The very high-profile failure of Cyberpunk 2077 brought to light how difficult it really is to nail open world RPGs consistently. CD Projekt RED managed to do just that with The Witcher 3: Wild Hunt, but it’s not an act they have been able to follow up on. And indeed, through this generation, we have seen examples of multiple franchises trying to go open world, often to their detriment.
Which is one of the things that makes Bethesda’s track record before this generation impressive. They had two decades of consistent genre defining open world titles before they finally began to falter at the dawn of the PS4/Xbox One era. Fallout 4, while good, wasn’t quite at the level of their previous works, and Fallout 76, of course, was a flaming trainwreck at launch. (To Bethesda’s credit, they seem to have managed to turn Fallout 76 around since its original release thanks to a tireless slew of post launch fixes and content, and a lot of people quite like it now).
While currently, most of the ire is directed at CD Projekt RED because of their stumbles with Cyberpunk, it’s not inaccurate to say that for a lot of players, Bethesda is in the doghouse still – and if not quite in the doghouse, then still in that zone where a new announcement from them warrants a degree of cynicism and skepticism, rather than hype on pure faith, which they could command before.
Of course, all it takes is one great title from them to change the narrative to “Fallout 76 was an aberration” from the current “Fallout 76 was just another step in their continued decline”. Which means that Starfield, the next Bethesda title due for release, has a lot of pressure to restore Bethesda’s prestige on it. If it’s as great as Bethesda’s titles through to Skyrim, then their reputation is restored, and they are redeemed. The question, of course, is whether Bethesda is even capable of delivering titles on that level anymore.
An important thing to remember about Bethesda’s games is that they were pioneering – there was literally no other game on the market that delivered what they delivered. This was true until the breakthrough success of Skyrim, which, after selling 30 million units, prompted just about everyone else in the industry to sit up and take notice – and deliver their own takes on the open world adventure formula.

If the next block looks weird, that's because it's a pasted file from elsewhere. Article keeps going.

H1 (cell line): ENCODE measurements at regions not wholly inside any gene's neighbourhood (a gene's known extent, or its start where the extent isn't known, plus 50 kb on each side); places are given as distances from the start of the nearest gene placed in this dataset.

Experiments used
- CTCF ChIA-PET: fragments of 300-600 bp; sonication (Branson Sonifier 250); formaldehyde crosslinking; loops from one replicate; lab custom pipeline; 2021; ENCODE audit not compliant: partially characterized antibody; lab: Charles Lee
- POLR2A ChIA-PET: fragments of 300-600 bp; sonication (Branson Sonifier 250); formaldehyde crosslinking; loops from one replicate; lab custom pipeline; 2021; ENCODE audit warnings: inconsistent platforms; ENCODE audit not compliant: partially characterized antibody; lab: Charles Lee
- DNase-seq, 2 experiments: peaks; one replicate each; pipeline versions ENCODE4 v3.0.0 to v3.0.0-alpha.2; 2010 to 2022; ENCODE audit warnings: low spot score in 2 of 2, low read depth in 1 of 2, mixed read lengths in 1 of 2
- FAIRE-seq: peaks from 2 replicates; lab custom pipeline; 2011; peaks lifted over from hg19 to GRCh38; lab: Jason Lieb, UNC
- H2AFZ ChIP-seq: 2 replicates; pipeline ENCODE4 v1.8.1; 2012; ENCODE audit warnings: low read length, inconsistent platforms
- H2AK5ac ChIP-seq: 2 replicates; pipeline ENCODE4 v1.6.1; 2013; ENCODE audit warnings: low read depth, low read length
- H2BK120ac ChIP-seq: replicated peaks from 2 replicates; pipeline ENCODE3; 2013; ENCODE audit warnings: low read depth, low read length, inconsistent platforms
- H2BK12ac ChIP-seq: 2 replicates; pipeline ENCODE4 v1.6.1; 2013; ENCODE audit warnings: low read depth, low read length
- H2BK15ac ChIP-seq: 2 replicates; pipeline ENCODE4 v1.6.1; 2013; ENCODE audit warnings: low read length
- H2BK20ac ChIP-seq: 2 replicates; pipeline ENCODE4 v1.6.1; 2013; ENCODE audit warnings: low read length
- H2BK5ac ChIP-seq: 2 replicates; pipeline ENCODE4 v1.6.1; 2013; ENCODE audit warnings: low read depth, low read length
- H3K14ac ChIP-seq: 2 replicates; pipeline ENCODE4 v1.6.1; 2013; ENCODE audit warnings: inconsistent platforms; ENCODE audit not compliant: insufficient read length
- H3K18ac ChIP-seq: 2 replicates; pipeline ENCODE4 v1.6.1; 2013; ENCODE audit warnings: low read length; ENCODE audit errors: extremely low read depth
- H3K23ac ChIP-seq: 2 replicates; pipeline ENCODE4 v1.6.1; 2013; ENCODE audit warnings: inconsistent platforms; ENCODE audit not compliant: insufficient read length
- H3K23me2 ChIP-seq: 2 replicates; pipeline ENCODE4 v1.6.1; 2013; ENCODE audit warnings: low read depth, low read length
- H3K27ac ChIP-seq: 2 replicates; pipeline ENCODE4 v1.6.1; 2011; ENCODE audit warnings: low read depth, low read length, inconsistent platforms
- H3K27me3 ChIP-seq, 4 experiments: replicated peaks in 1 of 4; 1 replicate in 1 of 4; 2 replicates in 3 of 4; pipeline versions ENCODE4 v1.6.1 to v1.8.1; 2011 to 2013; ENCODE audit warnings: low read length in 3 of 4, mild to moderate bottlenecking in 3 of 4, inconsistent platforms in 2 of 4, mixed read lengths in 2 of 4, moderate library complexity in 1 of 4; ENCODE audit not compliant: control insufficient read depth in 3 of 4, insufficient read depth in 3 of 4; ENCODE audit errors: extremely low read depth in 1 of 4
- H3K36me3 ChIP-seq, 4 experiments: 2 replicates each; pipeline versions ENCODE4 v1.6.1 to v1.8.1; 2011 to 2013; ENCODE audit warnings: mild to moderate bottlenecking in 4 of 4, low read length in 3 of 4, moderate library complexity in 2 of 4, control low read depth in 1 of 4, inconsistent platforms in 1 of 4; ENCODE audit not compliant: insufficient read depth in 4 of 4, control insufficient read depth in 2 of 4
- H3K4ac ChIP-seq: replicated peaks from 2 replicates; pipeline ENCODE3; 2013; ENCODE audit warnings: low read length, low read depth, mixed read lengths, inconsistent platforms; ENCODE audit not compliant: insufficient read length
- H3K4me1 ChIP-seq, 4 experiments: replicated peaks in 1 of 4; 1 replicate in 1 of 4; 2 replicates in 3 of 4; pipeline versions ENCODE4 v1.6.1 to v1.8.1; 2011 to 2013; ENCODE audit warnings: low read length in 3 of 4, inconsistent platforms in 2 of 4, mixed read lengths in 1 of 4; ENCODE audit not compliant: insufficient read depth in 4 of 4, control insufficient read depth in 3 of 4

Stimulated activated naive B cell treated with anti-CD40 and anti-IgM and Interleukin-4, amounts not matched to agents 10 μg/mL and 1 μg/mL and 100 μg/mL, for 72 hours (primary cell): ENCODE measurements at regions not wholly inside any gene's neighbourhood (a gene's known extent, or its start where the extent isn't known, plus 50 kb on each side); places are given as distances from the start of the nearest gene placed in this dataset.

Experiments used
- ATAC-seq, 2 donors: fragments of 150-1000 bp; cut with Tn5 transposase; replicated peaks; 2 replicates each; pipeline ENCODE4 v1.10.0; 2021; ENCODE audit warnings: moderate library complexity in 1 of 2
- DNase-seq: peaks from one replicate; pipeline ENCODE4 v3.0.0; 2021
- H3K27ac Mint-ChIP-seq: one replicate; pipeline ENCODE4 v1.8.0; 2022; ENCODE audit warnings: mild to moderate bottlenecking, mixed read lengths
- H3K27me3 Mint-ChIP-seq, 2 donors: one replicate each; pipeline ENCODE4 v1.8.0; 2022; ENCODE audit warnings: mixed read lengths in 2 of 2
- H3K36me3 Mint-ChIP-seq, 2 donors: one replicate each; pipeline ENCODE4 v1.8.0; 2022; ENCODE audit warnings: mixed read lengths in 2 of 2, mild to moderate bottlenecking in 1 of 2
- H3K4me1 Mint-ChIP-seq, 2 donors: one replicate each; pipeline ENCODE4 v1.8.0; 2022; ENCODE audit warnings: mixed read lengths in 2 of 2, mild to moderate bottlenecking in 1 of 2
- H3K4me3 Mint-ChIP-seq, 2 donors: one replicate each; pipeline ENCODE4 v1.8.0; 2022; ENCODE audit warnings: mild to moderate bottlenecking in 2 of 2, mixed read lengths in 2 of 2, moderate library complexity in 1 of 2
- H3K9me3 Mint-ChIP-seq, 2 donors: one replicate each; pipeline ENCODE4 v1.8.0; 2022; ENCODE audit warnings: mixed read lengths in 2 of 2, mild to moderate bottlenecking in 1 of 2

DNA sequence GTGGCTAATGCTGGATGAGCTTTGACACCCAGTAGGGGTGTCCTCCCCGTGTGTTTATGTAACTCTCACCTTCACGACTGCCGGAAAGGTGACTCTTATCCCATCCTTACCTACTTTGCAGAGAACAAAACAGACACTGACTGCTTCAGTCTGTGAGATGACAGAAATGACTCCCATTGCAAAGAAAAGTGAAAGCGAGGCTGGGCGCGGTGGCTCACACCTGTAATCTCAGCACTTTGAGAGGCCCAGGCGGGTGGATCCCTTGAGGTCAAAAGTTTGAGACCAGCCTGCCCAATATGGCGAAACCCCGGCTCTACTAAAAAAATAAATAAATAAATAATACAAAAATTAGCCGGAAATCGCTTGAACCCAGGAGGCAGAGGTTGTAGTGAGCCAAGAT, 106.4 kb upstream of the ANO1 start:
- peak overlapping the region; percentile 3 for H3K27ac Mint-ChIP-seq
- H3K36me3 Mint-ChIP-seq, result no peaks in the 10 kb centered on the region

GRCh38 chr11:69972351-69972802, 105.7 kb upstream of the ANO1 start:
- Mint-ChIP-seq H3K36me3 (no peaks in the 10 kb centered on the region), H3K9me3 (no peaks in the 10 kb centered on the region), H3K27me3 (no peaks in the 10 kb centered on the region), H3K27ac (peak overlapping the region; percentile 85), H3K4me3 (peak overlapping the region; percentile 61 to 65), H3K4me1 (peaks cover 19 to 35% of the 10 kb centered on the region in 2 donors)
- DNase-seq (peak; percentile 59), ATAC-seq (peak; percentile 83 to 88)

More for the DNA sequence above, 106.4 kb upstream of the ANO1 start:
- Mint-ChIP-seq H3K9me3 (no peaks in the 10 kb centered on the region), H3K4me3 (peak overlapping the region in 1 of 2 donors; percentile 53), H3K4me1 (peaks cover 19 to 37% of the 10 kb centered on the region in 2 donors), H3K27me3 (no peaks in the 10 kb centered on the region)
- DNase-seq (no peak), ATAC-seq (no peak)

Like I said earlier, delivering great open world games consistently is difficult, but we got a lot of amazing titles from a lot of developers in the years following Skyrim regardless – titles that, if not necessarily delivering exactly what Skyrim (and other Bethesda titles) do, still managed to improve upon the open world conceit in a lot of ways. The Witcher 3, for example, managed to finally marry the traditionally diametrically opposite poles of strong storytelling and open world gameplay. Breath of the Wild took emergent gameplay, and discovery and exploration to an unprecedented (and unmatched) level. Spider-Man made traversal through an open world incredibly fun and engaging in and of itself. And so on.
The result of so many excellent open world games – and I haven’t even mentioned standouts such as Ghost of Tsushima, Xenoblade Chronicles X, Horizon: Zero Dawn, Metal Gear Solid V: The Phantom Pain, the new Assassin’s Creed games, Rockstar’s continued excellence with Grand Theft Auto V and Red Dead Redemption 2 – is that the bar for the genre was raised. Meaning any new open world title had a lot more stuff to be compared to. Earlier, Bethesda’s games, by virtue of being pioneers, didn’t have much to be held up against. There is Rockstar, of course, but their brand of open world titles fall under an entirely different design philosophy and style. Bethesda stood alone, so everything they delivered was a marvel on the basis of the sheer novelty of it existing.
But over the last decade, the rest of the industry finally caught up to, and in some cases overtook, Bethesda. Which is one reason that something like Fallout 4, which isn’t half as bad as its player reception would suggest, got viewed so unfavorably – because even something of near Bethesda quality didn’t stand out anymore as much as you would expect the developer’s titles to.
This means, then, that for Starfield to be able to have the kind of reception that Bethesda’s games used to, it will either have to be pioneering again, or be thoroughly excellent in most regards. Things that were overlooked in prior Bethesda games will no longer get a free pass. We know now that you can have polished open worlds without bugs and glitches, thanks to Breath of the Wild. We know now that you can have excellent combat in an open world game, thanks to Ghost of Tsushima. We know that open worlds can be seamless, without breaking into loading screens every time you enter a city or a building, thanks to, well, almost every open world game of the last decade. These things, which were a part of Bethesda’s design as late as Fallout 76, cannot exist in Starfield.
Would you be willing to forgive an open world game that has to load every time you enter a building (even if SSDs on modern consoles will probably make that loading less aggravating than it used to be)? Is there any reason to accept a buggy game that is plagued with crashes? Is poor combat acceptable anymore? There are other games better in all these areas that Bethesda can be compared to. They no longer stand alone. These weaknesses must be addressed, if Starfield is to have the kind of praise and acclaim that Fallout 3 or Skyrim got.